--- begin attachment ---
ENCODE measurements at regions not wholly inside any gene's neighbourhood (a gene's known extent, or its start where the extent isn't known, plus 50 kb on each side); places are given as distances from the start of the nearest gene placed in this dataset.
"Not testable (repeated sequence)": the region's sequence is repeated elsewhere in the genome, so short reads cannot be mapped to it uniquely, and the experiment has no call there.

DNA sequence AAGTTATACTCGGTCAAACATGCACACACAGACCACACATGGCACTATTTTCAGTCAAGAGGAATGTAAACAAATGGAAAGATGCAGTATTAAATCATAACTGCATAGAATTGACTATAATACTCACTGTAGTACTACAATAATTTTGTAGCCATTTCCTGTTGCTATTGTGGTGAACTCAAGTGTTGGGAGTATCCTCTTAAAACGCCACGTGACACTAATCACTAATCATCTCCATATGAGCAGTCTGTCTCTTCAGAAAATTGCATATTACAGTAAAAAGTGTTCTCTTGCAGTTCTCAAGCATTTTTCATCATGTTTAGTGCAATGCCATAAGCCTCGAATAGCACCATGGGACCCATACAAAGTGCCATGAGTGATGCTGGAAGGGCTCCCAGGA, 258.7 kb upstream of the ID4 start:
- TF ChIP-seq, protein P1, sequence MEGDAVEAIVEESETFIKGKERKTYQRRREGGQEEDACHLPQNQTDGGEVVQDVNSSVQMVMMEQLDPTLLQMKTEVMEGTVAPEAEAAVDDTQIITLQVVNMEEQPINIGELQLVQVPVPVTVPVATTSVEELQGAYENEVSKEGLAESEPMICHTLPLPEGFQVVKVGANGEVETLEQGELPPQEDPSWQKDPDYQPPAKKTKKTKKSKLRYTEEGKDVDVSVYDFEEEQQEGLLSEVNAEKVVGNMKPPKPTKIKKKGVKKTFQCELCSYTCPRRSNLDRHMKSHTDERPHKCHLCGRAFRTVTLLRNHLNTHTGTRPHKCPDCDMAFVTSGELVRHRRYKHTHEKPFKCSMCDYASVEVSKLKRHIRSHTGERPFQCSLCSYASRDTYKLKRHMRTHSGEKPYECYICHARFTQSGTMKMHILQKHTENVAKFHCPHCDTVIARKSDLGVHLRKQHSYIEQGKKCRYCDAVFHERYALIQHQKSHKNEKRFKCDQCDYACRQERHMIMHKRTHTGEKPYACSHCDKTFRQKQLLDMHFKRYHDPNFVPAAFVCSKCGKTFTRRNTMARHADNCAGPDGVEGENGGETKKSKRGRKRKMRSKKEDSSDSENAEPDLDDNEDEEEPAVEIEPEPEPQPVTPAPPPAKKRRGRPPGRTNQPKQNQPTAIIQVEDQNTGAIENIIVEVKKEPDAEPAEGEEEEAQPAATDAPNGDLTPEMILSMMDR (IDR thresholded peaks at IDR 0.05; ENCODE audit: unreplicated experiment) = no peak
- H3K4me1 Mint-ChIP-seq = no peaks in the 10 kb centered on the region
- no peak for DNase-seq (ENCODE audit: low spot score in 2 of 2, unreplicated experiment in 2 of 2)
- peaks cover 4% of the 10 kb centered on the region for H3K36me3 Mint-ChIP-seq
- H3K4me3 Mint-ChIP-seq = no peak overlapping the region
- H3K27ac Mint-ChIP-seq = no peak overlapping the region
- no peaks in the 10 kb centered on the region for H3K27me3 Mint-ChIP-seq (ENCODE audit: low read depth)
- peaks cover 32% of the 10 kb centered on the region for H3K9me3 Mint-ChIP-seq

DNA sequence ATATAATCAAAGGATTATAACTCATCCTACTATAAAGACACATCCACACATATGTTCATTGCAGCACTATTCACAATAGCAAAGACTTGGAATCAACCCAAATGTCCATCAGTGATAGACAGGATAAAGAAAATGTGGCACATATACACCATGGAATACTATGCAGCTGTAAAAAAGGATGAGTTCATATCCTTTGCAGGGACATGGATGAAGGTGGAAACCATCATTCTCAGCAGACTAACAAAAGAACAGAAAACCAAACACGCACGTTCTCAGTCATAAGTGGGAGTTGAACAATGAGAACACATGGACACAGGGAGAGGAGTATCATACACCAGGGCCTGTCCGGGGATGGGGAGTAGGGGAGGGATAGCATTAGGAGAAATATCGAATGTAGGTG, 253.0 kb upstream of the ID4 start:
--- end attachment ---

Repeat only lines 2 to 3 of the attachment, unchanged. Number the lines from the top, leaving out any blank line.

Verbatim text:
"Not testable (repeated sequence)": the region's sequence is repeated elsewhere in the genome, so short reads cannot be mapped to it uniquely, and the experiment has no call there.

DNA sequence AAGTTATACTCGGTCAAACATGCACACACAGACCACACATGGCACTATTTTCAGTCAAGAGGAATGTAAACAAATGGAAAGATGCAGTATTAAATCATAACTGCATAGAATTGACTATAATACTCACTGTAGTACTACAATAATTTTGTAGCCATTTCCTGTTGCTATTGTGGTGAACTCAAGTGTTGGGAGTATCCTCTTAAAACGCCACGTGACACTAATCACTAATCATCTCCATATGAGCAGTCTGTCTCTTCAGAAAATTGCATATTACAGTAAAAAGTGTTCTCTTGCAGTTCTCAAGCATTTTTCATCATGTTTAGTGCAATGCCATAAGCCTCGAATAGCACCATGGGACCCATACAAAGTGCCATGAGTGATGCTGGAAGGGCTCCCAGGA, 258.7 kb upstream of the ID4 start: